It may seem strange but it is very good possible to make wine from jam. I make this wine every year. It is a lovely rose for a nice sunny day. Drink it cold.
The wine should be aged about one year. If you drink it too early it will taste like alcoholic strawberry juice. After one year it is a well-balanced wine. You can still taste strawberry but it is not as strong.
I have made it with oak chips and tannin before. I thought it would make it into a more sophisticated wine with some different flavors and mouth feel but this was not an improvement. Since that experiment I do not use these additions anymore in white wines. I prefer white wines and rose to be fresh and young.
How to make it.
For 25 liter wine I use 20 jars of jam. Sterilize your fermenter with citric acid and sulphite.
Put the jam in the fermenter. Rinse the jars and add some water.
Stir plenty pectoenzymes through the jam. Pectoenzymes break down pectine so the jam becomes more fluid. (I use much more than the instruction mention)
Close the lid and continue the next day.
Add water until 25 liter.
Dissolve 67 gram citric acid, and a teaspoon of yeast nutrition in some water and add it to the jam.
The jam contains 5670 gram of sugar which is enough to create approximately 12,5 % alcohol in the wine. No additional sugar is needed.
Add the dried yeast to some lukewarm water and let it stand for 15 minutes. Let the yeast absorb the water.
Add water to approximately 24 liters. Stir the ingredients well.
Add the yeast.
You can close the lid with the airlock or just cover the fermenter with a cloth.
After a few hours you will see the first signs of fermentation and after some time it will create lots of CO2 which push the fruit particles up. Shake the fermenter daily to mix the fruit in the most. At this stage you do not want the must in a demijohn because the CO2 will push the fruit in the neck and it will create a big mess.
After some time the fermentation slows down and you can move the must to a demijohn. At this stage the new oxygen gives the yeast more energy. Which is a good thing.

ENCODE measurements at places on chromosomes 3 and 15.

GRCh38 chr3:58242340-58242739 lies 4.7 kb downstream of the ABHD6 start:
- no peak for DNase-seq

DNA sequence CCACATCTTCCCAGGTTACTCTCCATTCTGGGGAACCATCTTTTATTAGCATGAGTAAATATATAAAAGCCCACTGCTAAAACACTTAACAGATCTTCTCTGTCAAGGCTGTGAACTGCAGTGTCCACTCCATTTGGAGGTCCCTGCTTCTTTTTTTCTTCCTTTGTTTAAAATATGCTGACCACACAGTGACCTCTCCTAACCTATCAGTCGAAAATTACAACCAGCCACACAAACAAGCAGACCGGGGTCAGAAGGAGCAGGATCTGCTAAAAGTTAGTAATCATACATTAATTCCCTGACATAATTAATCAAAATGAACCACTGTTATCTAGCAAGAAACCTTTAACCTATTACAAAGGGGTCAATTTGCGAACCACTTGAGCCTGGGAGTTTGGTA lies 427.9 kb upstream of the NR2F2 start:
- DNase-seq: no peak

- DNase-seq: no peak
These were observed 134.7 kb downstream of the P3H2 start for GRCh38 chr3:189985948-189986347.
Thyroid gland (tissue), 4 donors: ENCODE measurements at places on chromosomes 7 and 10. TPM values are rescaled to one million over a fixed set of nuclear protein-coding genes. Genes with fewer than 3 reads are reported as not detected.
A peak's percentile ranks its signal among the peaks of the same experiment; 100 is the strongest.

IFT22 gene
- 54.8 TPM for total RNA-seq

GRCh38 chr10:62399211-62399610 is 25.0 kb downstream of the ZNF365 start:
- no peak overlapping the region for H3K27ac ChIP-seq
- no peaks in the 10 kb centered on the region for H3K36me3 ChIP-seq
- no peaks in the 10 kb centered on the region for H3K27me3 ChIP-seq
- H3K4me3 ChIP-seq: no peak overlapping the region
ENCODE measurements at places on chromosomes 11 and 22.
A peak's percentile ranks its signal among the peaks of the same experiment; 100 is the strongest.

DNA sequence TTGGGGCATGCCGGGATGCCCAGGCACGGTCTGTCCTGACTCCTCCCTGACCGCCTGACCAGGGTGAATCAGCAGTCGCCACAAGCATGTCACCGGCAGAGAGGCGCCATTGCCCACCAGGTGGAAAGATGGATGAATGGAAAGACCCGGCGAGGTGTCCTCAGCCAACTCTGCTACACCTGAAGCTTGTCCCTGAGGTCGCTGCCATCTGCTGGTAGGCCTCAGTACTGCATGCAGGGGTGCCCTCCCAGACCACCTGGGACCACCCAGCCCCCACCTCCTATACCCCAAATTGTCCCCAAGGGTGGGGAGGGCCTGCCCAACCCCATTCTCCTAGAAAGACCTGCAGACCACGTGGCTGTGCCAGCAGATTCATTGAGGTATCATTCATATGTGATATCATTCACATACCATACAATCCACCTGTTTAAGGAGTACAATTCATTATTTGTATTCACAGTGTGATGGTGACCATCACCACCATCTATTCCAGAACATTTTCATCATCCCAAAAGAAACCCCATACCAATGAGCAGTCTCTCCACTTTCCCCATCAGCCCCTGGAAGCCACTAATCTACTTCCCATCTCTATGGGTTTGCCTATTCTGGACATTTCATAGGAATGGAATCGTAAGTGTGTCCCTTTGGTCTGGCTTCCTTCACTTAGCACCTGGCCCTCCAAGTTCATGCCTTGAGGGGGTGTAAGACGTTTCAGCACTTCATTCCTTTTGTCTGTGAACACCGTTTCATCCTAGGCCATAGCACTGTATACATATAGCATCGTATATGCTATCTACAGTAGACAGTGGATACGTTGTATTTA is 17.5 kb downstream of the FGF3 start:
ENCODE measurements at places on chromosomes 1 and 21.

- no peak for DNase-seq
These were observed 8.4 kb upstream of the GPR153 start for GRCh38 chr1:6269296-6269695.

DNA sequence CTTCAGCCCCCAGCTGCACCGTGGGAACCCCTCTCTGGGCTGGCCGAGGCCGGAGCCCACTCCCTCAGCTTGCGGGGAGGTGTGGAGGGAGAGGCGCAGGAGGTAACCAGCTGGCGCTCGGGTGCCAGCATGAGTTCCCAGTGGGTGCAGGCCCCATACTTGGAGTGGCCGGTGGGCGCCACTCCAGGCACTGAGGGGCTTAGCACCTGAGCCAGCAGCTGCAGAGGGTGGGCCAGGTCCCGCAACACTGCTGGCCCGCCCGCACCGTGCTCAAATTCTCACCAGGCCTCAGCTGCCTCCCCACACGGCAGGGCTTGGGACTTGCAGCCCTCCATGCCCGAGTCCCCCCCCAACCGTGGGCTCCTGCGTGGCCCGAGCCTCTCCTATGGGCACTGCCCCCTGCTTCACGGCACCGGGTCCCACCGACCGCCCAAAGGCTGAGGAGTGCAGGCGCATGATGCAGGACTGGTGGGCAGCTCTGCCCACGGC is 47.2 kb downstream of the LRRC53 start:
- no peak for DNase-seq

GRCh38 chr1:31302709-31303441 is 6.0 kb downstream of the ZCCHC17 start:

The fermentation slows down even more. You can see that the fruit is almost destroyed and has lost much of its color. Time to take it out of the must.
I use a bag made of cloth to filter the bigger particles out of the must.
Place the must back in the demijohn and fill the bottle to the neck. The must is now completely full of yeast and is therefore a lot better protected against wild yeasts and bacteria.
Leave the bottle until it clears up. This usually goes very quick with strawberry jam. (Quick in winemaking terms.)
When the fermentation is completely stopped you can rack the wine of the lees into another demijohn. Add a little sulphite to protect the wine from oxidation and bacteria. At this stage oxygen is no longer our friend. There is no reason to be paranoid but keep the demijohn filled up to the neck to avoid oxidation.
I do not rack many times. When there is only a little layer sediment in the demijohn I leave it. There is not much influence in the end product and every time you rack you lose a little wine and get it in contact with oxygen.
Just before bottling I rack one last time; Dissolve a little sulphite in some water and add it to a sterile demijohn. Rack the wine in this demijohn and then bottle it.
Age it for one year; but of course you can test sometimes to see how it develops.
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